April has negligible rain and low humidity and is mainly sunny in the south. Storms are few during the first half of the month. Keep a warm jacket ready for the relatively cold evenings in April in New Mexico.

May is sunny in New Mexico with long daylight hours and mild, comfortable nights. The average high temperatures reach up to 88°F (31.1°C) in the south in places like Hobbs, Carlsbad, and Roswell. Albuquerque, the largest city in Central New Mexico, records average temperatures between 53°F (11.7°C) to 79°F (26.1°C). Nights are pleasant with temperatures in the 40°F (4.4°C) to 57°F (13.9°C) range in the majority of the state.
The sun stays on the horizon for at least 8 hours a day, yet evenings see a rapid cool down under the influence of the clear skies. Thunderstorms bring the majority of the 2" (50.8mm) to 3" (76.2mm) of rainfall in May in New Mexico.
Biking, hiking, fishing, and kayaking are popular activities during the warm spring days. May offers an opportunity to beat the summer crowds and high accommodation prices. A light sweater makes night stays comfortable during camping trips. Watch out for storms and lightning. Heed to flash flood warnings and clear the area as quickly as possible.

June is the beginning of the hot summer season in New Mexico with bright sunshine and moderate rainfall. The average high temperatures hit the high range of 80°F (26.7°C) to 96°F (35.6°C) range, while average low temperatures are between a comfortable 40°F (4.4°C) to 62°F (16.7°C). Temperature variations are extreme as the clear skies, and low humidity cools the land rapidly after sunset.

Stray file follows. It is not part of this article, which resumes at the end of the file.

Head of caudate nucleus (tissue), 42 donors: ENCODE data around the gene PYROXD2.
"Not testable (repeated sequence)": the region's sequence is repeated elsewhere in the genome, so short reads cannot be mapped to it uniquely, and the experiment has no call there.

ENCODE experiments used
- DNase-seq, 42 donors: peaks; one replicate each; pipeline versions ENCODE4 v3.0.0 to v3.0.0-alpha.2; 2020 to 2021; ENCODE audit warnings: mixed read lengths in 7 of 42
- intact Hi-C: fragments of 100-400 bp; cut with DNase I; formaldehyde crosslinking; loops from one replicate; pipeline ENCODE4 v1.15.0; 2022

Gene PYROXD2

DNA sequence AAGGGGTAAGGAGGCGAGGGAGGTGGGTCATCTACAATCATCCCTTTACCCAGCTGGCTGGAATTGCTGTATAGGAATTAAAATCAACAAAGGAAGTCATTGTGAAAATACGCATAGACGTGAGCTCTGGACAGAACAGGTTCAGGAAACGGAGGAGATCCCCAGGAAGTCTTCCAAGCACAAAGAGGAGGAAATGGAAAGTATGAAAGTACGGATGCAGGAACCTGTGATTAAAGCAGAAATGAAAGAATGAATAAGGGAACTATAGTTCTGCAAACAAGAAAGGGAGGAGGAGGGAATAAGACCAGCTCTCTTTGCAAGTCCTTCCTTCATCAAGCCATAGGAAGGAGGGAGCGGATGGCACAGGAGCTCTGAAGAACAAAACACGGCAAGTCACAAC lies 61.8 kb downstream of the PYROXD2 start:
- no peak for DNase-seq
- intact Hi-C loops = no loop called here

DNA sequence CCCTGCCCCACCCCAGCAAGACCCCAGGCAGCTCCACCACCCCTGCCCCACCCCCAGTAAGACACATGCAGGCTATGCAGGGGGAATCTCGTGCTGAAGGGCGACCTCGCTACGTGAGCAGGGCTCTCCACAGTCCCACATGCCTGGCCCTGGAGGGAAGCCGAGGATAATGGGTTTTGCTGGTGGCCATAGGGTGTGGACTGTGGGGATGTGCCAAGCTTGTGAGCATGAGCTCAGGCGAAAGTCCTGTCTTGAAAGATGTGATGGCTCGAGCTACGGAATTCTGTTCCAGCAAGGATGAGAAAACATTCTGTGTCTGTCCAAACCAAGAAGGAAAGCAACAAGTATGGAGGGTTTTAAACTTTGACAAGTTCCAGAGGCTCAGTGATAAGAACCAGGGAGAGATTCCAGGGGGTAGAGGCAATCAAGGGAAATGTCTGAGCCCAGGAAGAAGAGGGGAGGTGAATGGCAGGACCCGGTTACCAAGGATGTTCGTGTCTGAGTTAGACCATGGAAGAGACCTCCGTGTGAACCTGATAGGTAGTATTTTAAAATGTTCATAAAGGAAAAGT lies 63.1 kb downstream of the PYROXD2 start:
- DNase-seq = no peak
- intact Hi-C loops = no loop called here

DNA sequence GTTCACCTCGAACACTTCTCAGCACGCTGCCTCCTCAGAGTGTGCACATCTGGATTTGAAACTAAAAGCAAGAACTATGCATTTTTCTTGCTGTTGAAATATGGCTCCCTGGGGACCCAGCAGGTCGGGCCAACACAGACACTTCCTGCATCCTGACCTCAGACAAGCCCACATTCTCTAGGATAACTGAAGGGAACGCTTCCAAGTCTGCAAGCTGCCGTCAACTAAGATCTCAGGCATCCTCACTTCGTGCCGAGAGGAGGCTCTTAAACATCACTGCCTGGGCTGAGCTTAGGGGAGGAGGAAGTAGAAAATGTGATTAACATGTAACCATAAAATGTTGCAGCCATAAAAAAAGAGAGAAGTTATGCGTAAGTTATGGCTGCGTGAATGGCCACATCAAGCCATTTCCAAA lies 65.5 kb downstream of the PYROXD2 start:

June sees occasional thunderstorms with rain and even a tornado. Carlsbad Caverns National Park, a popular tourist spot in Southern New Mexico, receives up to 2.2" (55.9mm) of rainfall. Most of the areas register between 1" (25.4mm) to 3" (76.2mm) of precipitation.
Summer is the busy tourist season, even though the days are hot. Rafting and kayaking through the narrow canyons, fishing in the calm rivers, biking over the mountain trails are popular activities. Mornings provide better weather for outdoor excursions, while there is a museum waiting for almost any interest in the afternoons. Light summer clothing is sufficient during the day in June in New Mexico.

July is usually the hottest month of the year in New Mexico as the average high temperatures climb in the hot zone of 84°F (28.9°C) to 96°F (35.6°C), while the average low temperatures remain in the comfortable 50°F (10°C) to 64°F (17.8°C) range. Alamogordo, in the south, is between 68°F (20°C) to 93°F (33.9°C), while Gallup in the central region registers 54°F (12.2°C) to 88°F (31.1°C). Night temperatures are comfortable even at the peak of the summer.